AUGUST 29, 1956
COPENHAGEN, Denmark—We ended our day in the Danish countryside by inspecting the 400-acre estate called Gjorslev. It is owned by Edv Tesdorpf, who is a charming man and a member of Parliament.
He and his wife entertained us at luncheon in the old part of the manor house which once belonged to the Archbishop, who was the political adviser of Queen Margaret, the only Scandinavian ruler ever to gather under one head all of the Scandinavian countries and rule them.
Besides the manor of Gjorslev, which consists of 1,350 acres, there is the smaller manor of Sholm of 800 acres, an even smaller farm, Sgaard, of about 14 acres and 1,850 acres of forest land.
The same careful planning goes into this big estate as into all of the others I have described—so many acres of this and so many acres of that. In this country, sugar beets are profitable both as a fodder and as a crop.
Of course, milk is chiefly used for butter production, and the hogs for bacon and ham are most important. Cattle are bred very carefully to increase the milk production.
This is the first farm I have seen where the forest was used for commercial purposes. It consists largely of beech and about 3,000 or 4,000 cubic meters of wood are cut annually. All of the farms are run separately and are highly mechanized, and I never saw machinery so beautifully kept.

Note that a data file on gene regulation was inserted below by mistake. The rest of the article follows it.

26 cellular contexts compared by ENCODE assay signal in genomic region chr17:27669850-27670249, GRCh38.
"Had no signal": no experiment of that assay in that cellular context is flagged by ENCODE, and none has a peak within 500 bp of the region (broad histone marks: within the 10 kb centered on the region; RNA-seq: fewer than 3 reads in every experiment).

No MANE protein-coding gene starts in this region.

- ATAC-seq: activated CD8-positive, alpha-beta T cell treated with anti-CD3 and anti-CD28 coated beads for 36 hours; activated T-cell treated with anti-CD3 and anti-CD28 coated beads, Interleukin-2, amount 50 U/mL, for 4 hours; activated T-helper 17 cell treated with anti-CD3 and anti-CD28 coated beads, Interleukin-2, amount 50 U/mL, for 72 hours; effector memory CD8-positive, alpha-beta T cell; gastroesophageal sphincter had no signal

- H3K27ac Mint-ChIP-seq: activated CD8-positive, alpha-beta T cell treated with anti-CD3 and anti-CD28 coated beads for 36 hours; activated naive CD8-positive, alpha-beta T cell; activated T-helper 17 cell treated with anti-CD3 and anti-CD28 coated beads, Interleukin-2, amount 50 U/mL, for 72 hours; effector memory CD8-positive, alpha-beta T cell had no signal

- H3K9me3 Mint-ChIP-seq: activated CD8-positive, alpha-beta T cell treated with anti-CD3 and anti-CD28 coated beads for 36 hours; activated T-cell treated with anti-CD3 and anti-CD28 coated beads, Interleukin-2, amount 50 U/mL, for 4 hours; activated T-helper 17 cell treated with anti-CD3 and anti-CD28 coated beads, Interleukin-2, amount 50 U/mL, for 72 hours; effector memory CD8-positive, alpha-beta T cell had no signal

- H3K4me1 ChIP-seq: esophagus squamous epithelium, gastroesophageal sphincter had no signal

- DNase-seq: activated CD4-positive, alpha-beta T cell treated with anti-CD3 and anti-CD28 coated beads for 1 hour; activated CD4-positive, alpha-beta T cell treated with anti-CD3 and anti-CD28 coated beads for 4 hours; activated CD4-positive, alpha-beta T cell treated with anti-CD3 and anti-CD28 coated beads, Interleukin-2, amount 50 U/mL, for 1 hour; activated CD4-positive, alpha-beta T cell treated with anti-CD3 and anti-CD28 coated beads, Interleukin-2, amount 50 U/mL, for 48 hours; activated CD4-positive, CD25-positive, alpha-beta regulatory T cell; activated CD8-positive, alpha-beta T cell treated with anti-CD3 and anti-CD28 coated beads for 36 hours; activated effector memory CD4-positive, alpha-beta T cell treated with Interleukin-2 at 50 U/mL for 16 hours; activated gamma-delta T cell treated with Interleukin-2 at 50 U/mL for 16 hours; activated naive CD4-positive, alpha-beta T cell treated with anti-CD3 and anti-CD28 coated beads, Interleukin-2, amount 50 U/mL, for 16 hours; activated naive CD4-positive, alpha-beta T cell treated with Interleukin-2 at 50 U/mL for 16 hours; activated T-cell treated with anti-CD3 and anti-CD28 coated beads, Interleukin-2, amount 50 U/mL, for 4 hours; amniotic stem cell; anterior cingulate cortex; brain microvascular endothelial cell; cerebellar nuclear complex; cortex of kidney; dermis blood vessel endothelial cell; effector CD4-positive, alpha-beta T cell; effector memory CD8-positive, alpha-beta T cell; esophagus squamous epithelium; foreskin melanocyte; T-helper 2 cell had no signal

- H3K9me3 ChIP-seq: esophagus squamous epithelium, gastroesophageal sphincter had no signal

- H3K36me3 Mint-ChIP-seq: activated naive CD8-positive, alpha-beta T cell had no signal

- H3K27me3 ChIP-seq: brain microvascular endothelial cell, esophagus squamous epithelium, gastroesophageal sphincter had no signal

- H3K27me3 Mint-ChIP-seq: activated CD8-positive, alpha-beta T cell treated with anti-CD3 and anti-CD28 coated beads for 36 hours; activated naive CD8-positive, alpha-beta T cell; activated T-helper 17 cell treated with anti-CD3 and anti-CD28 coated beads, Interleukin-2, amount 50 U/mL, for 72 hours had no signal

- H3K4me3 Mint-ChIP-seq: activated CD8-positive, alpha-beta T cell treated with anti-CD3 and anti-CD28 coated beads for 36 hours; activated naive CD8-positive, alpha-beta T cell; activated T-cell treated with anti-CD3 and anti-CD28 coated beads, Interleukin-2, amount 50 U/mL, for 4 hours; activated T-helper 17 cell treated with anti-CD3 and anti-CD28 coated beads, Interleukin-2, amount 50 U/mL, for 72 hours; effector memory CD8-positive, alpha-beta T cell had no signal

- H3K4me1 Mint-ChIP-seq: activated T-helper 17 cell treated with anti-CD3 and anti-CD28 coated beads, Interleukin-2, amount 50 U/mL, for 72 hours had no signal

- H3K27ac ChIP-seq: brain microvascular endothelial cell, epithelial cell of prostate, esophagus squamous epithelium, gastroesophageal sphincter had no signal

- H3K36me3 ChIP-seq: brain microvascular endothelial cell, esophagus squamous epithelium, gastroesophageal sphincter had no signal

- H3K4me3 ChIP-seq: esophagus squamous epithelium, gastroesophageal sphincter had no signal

The old part of the manor house was built in 1396 and the rooms look almost Gothic. Why they had such high ceilings when they had no heating except open fireplaces is a mystery.
Now, the family has a modern wing with all modern equipment. But they have kept the old-fashioned stove in the kitchen and still burn wood or peat in it, as the women of the house say they prefer it to modern gas. The barns were built as far back as 1630, but no matter what their ages, they looked very modern to me.
I enjoyed my visit with my hosts very much and was grateful to the Minister of Agriculture for having arranged these three delightful visits.
On the way back we stopped to see the modern homes which are of particular interest to the Minister of Agriculture.
He feels that factory workers and their children who live in big cities should have an opportunity for some contact with country life. So he has backed a movement for the government to buy areas of land on the outskirts of the cities and sell small plots where people can have gardens and build themselves small and simple summer homes.
It is like camping out and, he said, it does the children a world of good to partake of country life and eat the food they grow themselves.
This movement has now developed a regular organized group, with some 50,000 or more members. They are politically quite strong and, though they are divided up into communities of about 300 worker families, there is hardly a city that is not building up such areas on its outskirts.
How this idea could be adapted to our use and help us with our juvenile delinquency problems has been going round and round in my mind ever since I visited these houses.